When selling your home, one of the most important things for you to know is its appraisal value, defined as the amount that a professional appraiser deems your property to be worth. It usually becomes a part of the conversation when a buyer applies for a mortgage because lenders base borrowing limits on a home’s worth.
Appraisal value is different from market value, which is the price that someone is willing to pay or be paid for a home. Your final selling price will determine your home’s market value, though you and the buyer will float asking prices and offers based on your respective estimates. An appraisal can help you to navigate this process with more authority.
Why Do I Need to Know the Appraisal Value of My Home?
For the seller, an appraisal provides an objective, professional opinion. Your agent’s estimate will be based on their experience and how much they think you can get for the home, and your buyer will be looking to get the best possible value. Your appraiser is unbiased and has no one’s interests in mind when determining your home’s worth.
Knowing the appraisal value of your home also reduces the chances that the sale will get delayed during the mortgage approval process. Some buyers back out if they find that a property is valued at less than what they offered to pay — or they’ll try to talk you down. Also, lenders base their offers on a home’s estimated value, so a low appraisal could reduce the amount that the borrower is approved to get.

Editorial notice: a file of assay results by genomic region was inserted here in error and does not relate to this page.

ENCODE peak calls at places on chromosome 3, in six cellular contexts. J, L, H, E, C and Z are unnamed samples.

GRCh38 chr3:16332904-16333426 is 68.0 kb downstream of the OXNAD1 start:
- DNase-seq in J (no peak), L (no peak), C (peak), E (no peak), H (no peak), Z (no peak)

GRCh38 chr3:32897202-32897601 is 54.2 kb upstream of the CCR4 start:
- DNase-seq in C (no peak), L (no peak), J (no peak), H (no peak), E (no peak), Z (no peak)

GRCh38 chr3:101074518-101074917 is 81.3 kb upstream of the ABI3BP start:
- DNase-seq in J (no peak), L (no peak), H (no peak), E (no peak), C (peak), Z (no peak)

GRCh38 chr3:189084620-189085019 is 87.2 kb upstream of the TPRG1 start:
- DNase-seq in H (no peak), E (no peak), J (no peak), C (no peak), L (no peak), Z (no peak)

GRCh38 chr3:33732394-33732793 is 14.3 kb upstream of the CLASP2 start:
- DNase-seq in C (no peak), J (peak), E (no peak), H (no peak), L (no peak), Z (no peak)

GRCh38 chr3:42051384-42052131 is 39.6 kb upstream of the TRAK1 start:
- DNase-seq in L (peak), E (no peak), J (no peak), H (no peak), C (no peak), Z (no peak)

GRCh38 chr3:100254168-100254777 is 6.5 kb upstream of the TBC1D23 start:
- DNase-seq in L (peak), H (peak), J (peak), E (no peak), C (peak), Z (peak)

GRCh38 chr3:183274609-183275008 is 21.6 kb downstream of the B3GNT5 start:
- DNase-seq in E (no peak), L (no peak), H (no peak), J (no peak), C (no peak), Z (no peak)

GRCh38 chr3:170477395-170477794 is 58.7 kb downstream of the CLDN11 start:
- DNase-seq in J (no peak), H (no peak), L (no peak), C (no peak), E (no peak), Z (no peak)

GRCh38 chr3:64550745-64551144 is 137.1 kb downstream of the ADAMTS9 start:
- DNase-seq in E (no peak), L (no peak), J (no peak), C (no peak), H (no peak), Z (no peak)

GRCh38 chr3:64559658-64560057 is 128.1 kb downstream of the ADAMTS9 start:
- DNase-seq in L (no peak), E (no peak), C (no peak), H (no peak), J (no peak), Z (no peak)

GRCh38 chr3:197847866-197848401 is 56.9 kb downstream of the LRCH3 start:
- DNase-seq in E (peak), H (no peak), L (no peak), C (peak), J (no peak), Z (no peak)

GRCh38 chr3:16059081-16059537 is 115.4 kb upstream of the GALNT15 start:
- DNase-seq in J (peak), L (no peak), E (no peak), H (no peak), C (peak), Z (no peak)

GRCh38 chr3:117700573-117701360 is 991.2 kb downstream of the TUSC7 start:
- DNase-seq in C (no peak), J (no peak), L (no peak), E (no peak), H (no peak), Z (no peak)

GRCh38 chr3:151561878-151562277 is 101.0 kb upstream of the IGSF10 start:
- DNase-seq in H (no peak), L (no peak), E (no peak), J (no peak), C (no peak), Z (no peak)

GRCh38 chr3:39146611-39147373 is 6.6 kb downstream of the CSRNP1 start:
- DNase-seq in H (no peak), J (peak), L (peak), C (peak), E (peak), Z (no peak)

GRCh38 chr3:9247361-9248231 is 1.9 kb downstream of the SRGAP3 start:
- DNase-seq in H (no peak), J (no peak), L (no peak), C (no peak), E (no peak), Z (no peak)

If you know your appraisal value ahead of time, you can price the property accordingly and avoid surprises.
What’s Involved in Getting an Appraisal Value?
If you choose to get an appraisal, your first step will be finding a professional to do it. Look for someone who’s licensed in your area and experienced in appraising your type of property. If you’re not sure where to start, ask your agent for suggestions.
The appraiser you choose will come to your property and inspect it inside and out, looking at all of the factors that determine how much it’s worth. The final appraised value is good for roughly 120 days — or four months.
What Are the Most Common Home Appraisal Value Factors?
To determine a home’s value, appraisers consider the home’s permanent fixtures (not the paint, furniture, or cleanliness). Many follow the Uniform Standards of Professional Appraisal Practice, a set of guidelines designed to standardize appraisal. All will evaluate how your home is built, what shape it’s in, and what it’s like to live there.
1. Building Materials
A home’s worth is partly based on the building’s long-term structural integrity. In general, houses that are built with more modern materials will appraise for a higher value, whether those materials are original or the result of updates.
Appraisers also look at the structure’s overall condition and whether it has been kept up over time. An older house in good repair is likely to appraise for a higher value than a newer house with structural flaws, particularly if there have been major updates.
As a seller, you want to make sure that all of your home’s structural materials are known to be safe and of good quality. This means check for up-to-date: